feet, while flying at over 1,500 kilometers an hour.
In the last decade, the appearance of
so many precision weapons has changed tactics on the ground. This proliferation
of precision has also changed the way
smart bombs are designed. With the ability to put a weapon within a
meter of the aiming point (using laser guidance) or 5-10 meters (using GPS),
smaller is now better, especially in urban areas where there are a lot of
civilians about. But even without civilians around, smaller, more precise bombs
and missiles are preferred, as that allows friendly troops to get closer to the
target, and rush in right after the explosion, to finish the job. Troops have
changed the way they fight because of this. There is more movement in urban
warfare because of all this precision firepower, and fewer friendly fire
casualties from bombs and artillery.
But it's not just the air force and
their smart bombs that have brought this on. The army had precision missiles on
the ground long before JDAM came along. Thus, over the last five years, there
has been a competition between the army and air force to develop smaller,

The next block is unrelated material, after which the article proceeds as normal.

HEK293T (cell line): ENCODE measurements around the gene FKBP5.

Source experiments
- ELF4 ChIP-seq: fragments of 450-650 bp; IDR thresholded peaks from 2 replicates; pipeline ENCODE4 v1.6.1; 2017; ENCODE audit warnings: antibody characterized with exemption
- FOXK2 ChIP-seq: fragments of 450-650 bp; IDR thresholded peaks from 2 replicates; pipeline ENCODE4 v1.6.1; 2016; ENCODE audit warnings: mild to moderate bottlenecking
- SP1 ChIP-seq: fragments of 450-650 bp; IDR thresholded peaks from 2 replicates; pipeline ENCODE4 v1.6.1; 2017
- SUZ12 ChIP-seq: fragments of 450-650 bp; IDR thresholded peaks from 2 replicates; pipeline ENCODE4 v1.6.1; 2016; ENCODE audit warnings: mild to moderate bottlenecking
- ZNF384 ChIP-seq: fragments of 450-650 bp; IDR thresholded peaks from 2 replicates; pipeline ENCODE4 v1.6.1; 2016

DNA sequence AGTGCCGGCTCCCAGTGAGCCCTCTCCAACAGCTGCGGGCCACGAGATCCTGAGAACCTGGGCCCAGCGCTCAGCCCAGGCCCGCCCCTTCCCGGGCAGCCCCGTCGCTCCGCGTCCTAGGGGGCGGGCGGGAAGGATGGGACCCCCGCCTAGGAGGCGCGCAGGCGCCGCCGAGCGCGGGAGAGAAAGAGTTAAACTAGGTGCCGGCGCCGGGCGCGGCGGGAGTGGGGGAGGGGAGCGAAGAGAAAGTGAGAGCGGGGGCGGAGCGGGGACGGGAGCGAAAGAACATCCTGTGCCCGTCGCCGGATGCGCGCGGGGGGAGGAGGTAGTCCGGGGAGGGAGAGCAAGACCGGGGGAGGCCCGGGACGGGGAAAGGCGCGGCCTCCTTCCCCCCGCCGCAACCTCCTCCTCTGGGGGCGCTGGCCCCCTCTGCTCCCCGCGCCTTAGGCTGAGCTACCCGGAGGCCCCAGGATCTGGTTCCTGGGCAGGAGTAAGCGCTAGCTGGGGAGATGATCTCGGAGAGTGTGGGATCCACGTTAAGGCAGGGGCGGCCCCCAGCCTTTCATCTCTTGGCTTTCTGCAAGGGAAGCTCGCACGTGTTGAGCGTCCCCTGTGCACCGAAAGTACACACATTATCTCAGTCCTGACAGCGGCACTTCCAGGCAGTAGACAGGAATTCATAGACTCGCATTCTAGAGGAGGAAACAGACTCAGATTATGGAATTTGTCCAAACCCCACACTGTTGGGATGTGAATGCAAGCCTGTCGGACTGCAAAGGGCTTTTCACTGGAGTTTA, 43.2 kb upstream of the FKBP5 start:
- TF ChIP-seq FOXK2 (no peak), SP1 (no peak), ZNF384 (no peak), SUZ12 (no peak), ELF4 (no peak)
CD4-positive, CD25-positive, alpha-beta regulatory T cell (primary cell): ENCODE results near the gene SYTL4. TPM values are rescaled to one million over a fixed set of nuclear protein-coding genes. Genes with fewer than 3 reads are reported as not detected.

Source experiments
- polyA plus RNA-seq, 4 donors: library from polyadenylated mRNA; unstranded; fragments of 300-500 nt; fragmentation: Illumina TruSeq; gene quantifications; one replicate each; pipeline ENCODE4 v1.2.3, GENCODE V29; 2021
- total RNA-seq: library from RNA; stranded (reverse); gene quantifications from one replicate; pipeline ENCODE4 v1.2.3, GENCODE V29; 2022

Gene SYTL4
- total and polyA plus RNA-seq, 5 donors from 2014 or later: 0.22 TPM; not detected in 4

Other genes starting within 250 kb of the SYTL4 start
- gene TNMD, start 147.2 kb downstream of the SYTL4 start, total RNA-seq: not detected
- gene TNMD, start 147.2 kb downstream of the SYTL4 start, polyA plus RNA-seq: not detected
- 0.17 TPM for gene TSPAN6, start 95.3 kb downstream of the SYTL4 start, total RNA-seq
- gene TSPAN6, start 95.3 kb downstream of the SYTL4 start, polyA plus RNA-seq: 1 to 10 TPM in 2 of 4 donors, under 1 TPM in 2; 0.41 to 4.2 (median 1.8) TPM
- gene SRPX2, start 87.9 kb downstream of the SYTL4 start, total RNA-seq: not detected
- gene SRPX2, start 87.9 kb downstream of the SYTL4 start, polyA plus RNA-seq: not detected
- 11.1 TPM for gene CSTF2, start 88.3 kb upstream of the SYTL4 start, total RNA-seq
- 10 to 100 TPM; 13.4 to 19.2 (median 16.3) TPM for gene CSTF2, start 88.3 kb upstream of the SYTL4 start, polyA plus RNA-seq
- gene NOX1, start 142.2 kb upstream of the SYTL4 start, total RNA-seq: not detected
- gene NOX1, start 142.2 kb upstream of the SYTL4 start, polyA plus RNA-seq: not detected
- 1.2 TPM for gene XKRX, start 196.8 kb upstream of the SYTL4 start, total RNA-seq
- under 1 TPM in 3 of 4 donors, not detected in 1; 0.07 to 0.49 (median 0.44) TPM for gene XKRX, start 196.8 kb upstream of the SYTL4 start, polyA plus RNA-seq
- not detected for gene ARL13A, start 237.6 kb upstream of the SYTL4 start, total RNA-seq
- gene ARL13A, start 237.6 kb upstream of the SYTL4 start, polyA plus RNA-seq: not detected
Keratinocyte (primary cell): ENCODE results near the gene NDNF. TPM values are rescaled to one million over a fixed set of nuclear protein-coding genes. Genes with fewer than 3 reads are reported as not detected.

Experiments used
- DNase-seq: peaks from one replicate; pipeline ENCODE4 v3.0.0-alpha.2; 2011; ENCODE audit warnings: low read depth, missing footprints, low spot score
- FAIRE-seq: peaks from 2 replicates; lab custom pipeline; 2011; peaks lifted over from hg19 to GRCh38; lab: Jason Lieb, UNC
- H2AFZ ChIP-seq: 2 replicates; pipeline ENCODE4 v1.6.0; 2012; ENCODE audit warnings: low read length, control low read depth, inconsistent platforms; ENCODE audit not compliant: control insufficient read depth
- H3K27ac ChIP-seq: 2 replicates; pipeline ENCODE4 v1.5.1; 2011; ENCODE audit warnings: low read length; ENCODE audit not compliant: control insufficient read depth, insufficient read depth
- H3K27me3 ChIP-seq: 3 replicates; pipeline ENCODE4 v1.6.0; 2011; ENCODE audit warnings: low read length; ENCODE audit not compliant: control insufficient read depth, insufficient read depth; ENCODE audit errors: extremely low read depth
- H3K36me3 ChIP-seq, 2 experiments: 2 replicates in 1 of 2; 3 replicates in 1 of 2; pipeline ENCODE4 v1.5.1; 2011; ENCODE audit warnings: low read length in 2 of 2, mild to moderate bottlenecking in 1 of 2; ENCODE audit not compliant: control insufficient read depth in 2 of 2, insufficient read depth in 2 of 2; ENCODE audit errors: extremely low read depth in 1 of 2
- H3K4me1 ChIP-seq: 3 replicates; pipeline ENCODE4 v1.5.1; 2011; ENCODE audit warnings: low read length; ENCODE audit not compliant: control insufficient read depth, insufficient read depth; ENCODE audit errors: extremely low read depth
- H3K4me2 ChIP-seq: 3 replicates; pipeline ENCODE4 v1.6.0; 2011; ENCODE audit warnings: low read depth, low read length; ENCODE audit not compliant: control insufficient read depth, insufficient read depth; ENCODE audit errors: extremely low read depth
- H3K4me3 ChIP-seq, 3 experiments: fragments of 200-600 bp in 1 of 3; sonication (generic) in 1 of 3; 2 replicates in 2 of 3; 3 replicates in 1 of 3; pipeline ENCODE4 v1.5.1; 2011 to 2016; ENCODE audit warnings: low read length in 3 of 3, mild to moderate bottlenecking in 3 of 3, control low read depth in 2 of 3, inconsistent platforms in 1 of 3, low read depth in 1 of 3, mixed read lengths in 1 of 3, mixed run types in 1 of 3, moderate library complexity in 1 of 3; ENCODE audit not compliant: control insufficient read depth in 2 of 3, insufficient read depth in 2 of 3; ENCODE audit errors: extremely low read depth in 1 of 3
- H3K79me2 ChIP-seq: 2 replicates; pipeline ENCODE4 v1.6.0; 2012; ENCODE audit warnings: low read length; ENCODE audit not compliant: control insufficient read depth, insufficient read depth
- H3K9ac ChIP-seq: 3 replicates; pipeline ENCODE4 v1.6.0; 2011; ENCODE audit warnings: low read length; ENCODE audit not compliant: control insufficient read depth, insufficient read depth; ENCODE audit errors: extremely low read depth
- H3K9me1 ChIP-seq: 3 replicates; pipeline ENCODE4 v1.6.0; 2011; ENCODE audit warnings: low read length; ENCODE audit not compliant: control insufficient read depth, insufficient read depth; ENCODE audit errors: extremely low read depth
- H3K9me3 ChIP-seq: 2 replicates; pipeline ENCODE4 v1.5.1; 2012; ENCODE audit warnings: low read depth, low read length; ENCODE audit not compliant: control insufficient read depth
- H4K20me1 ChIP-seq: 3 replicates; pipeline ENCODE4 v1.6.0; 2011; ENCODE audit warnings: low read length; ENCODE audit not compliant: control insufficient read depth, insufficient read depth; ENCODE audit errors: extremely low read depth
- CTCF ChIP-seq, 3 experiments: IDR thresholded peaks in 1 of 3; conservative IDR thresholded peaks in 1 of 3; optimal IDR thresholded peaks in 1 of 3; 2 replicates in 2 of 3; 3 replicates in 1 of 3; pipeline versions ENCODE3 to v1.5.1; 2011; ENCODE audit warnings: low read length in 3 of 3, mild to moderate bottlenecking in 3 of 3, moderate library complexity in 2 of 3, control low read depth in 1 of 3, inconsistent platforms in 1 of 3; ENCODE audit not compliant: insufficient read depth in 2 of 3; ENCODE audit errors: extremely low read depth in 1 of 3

cheaper and more precise, missiles and bombs.
A decade ago, there were several
precision weapons to choose from, but all were very expensive. Basically, if
you add high precision to a bomb or missile, you increase its cost by
$25-50,000. One of the first, widely successful precision weapons to show up
was the fifty pound TOW anti-tank missile. It has a 13 pound warhead, and, when
wars broke out, was mainly used for taking
out rooms in buildings where enemy gunmen were hiding. Every mech infantry unit
has plenty of TOW missiles, and very few enemy tanks to use them on.
Sometimes too much of a good thing is bad.
Although the air force had smart (GPS guided) bombs in 2001, these came in only
two sizes; half ton and one ton. This was too much blast for urban fighting.
The need for less firepower compelled the air force to quickly modify its GPS
guidance kit to fit on a 500 pound bomb. But that's still 280 pounds of explosives.
The troops wanted precision, and less bang. In response, the air force
(actually, the navy) developed a 500 pound bomb with all but 30 pounds of the
explosives removed. Then there's a completely new smart bomb design, the 250 pound SDB (small diameter bomb). This
weapon has a shape that's more like that of a missile than a bomb (70 inches
long, 190 millimeters in diameter), with the guidance system built in. The
smaller blast from the SDB is still pretty substantial (51 pounds of
explosives). A new SDB design has a Focused Lethality Munition (FLM) warhead,
which reduces the number of metal fragments created when the bomb explodes, and
increases the blast effect. This is meant to reduce casualties to nearby
civilians, but it's still a bigger bang than the low-explosive 500 pound JDAM.
Moreover, the low-explosive JDAM costs about half as much as the SDB. The one
advantage of the SDB is that you can carry more of them, as they are much more
compact than 500 pound bombs.
Since the 1990s, a more portable ground combat